• I will assume that we are looking only at a single wavelength of light – no colors involved,
  • I will look at a 2D slice of the problem to conveniently visualize it.
  • I will assume we are looking only at perfectly diffuse surfaces (similar to radiosity),
  • I will assume everywhere perfectly infinitesimal single points (no area),
  • I will be very loose with things like normalization or even physicality of the process,
  • I will assume that the used occluder is a perfect black hole – absorbs all light and doesn’t emit anything. 🙂 
  • When displaying results of “lighting”, I will perform gamma correction, when visualizing matrices not. 

Computing a full matrix

Let’s start with a simple scene – a closed box that has diffuse reflective surfaces, and in the middle of the box we have a “black hole” with a rectangular event horizon that captures all the light on its ways, something like:

Now imagine that we diffusely emit the light from just a single, infinitesimal point of the scene.

We’d expect to get something like this:

A few things to notice – the wall with light on it (red dot) doesn’t get any light to any point on the wall due to the form factor (multiplication of cosine angles between two points normals and the path direction) being 0.0. This is the “infamous cosine component of Lambertian BRDF” – infamous as the Lambertian BRDF itself is constant; the cosine term comes from surface differentials and is a part of any rendering equation evaluation.

Other surfaces follow a smooth distribution, but we can also see directly some hard shadows behind our black hole.

How do we compute the light transport though? In this case, I have discretized the space. Each wall of the box gets 128 samples along the way:

We have 4 x 128 == 512 points in total.

The light transport matrix – which describes the amount of light going from one point to the other – will have 512 x 512 entries.

This already pretty large matrix will be a Hadamard (elementwise) product of three matrices:

  • Form factors (depending on the surface point view angles),
  • Shadowing (visibility between two patches),
  • Albedo.

I will use a constant albedo of 0.8 for all of the patches.

The form factor matrix has a very smooth, symmetric and block form:

Form factor matrix for our 512 points. Points are grouped by the walls they belong, which produces 4 distinctive regions.

And if we multiply it by shadows (whether a path from point A to point B intersects the “black hole”) we get this:

Notice how the hard shadows simply “cut out” some light interaction between the patches.

We can soften them a little bit (and it will be useful in a bit, improving low rank approximations):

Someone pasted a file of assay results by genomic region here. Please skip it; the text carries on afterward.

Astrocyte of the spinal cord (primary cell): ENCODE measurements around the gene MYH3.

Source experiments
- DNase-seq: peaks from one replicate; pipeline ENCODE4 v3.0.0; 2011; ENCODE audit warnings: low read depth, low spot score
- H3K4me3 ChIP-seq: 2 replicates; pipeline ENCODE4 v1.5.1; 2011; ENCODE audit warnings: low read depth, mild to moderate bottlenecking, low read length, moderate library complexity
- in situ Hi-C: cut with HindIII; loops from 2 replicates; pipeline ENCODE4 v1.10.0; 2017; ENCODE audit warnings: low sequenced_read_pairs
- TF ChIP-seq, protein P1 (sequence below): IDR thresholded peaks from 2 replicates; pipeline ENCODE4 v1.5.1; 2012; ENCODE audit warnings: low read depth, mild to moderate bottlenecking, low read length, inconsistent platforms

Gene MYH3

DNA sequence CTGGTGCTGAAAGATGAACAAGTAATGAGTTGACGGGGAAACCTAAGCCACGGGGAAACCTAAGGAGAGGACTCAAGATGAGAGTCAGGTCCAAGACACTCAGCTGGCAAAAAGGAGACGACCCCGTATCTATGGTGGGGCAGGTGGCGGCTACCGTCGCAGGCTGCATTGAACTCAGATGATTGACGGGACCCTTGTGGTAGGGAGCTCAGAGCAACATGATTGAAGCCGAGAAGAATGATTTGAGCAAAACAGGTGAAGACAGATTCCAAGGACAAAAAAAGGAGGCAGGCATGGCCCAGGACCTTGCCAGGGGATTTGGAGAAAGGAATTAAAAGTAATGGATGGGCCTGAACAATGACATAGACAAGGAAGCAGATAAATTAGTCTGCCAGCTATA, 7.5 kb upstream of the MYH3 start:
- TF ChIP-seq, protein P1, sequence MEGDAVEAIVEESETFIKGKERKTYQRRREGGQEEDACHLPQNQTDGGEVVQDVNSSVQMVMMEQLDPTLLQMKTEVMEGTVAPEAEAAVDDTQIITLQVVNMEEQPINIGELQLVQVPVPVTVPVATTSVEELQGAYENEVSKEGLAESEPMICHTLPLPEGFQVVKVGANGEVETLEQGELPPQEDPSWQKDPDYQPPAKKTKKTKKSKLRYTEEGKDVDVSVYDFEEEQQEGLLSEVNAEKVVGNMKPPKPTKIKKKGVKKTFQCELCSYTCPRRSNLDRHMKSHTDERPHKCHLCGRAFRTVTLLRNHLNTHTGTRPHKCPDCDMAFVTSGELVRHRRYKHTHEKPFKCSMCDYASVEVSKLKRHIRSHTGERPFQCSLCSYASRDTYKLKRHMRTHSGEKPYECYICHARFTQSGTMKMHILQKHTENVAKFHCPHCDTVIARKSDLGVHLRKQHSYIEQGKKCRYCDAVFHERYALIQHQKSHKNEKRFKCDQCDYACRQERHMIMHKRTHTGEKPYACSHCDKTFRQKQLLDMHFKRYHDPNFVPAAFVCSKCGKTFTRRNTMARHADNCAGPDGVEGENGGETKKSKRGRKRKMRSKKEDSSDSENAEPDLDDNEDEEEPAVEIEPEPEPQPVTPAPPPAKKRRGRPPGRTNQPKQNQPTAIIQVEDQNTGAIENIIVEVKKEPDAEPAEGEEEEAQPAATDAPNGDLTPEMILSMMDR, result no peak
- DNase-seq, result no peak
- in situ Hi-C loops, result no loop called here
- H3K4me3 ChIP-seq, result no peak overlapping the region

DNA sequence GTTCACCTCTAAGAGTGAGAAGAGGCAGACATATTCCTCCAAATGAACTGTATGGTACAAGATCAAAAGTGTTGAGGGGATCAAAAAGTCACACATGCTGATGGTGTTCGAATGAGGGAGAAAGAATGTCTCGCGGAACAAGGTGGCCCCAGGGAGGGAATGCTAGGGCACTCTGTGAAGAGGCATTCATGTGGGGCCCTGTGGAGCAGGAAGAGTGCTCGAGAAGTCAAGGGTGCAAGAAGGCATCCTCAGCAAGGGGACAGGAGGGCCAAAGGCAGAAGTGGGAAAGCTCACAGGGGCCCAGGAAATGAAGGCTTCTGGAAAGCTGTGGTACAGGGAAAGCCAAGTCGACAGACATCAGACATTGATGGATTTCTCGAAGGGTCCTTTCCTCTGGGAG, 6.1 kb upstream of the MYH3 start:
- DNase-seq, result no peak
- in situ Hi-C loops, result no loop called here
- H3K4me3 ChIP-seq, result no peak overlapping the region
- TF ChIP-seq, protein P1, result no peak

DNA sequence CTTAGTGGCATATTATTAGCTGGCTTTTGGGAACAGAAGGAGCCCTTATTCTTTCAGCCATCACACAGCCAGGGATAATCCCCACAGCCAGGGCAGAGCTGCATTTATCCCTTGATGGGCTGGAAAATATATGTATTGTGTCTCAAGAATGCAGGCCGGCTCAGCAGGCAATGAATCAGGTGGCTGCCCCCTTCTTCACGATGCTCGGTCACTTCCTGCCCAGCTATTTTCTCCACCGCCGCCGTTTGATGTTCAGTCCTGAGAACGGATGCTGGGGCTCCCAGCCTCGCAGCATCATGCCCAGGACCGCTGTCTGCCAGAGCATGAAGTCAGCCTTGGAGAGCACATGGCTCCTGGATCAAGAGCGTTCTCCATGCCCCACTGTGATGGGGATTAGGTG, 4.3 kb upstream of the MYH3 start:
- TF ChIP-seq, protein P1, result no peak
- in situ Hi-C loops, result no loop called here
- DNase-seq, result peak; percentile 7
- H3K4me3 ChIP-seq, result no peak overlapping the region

Very important: that the matrix looks so nice only because elements are arranged “logically” – 4 walls after one another, sorted by increasing coordinates.

The elements we compute the transport between can be in any order, so for example the above “nice” matrix is equivalent to this mess (I randomly permuted the elements):

Keep this in mind – while we will be looking only at “nicely” structured transport matrices to help build some intuition, same methods work on “nasty” matrices.

Ok, so we have a relatively large matrix… in practical scenarios it would be gigantic, so big that often it’s prohibitive to compute or store.

We will address this in a second, but first – why did we compute it in the first place?

Using the matrix for light transfer

As mentioned above, having this matrix, computing transfer from all points to all the other points becomes just a single matrix-vector multiplication.

So for example to produce this figure:

I took a vector full of zeros – for all the discrete elements in the scene – and put a single “large” value corresponding to light diffusely emitted from this point.

Computing a full matrix for just a single point would be super wasteful though; we could have computed it directly.

The beauty comes from being able to use the same light transport matrix can handle 2 or 3 light sources – and it is still the same matrix computation and can be reused:

Again, using just 2 or 3 lights is a bit wasteful, but nothing prevents us from computing area lights:

…or if the final lighting values if every single point in the scene was lightly emissive:

Light transport matrices are useful for example for precomputed light transport and computing the light coming into the scene from image-based lighting (like cubemaps).

Algebraic multi-bounce GI

Even better property comes from looking again at a simple question: “what is the meaning of light transport of the light transport?” (matrix multiplication) – it is the same as multiple bounces of light!

Energy from an Nth bounce is simply M * M * M …, repeated N times.

Thus, total energy from N bounces can be written as either:

M + M * M + M * M * M + …

Or alternatively ((M+I)*M+I)*M*…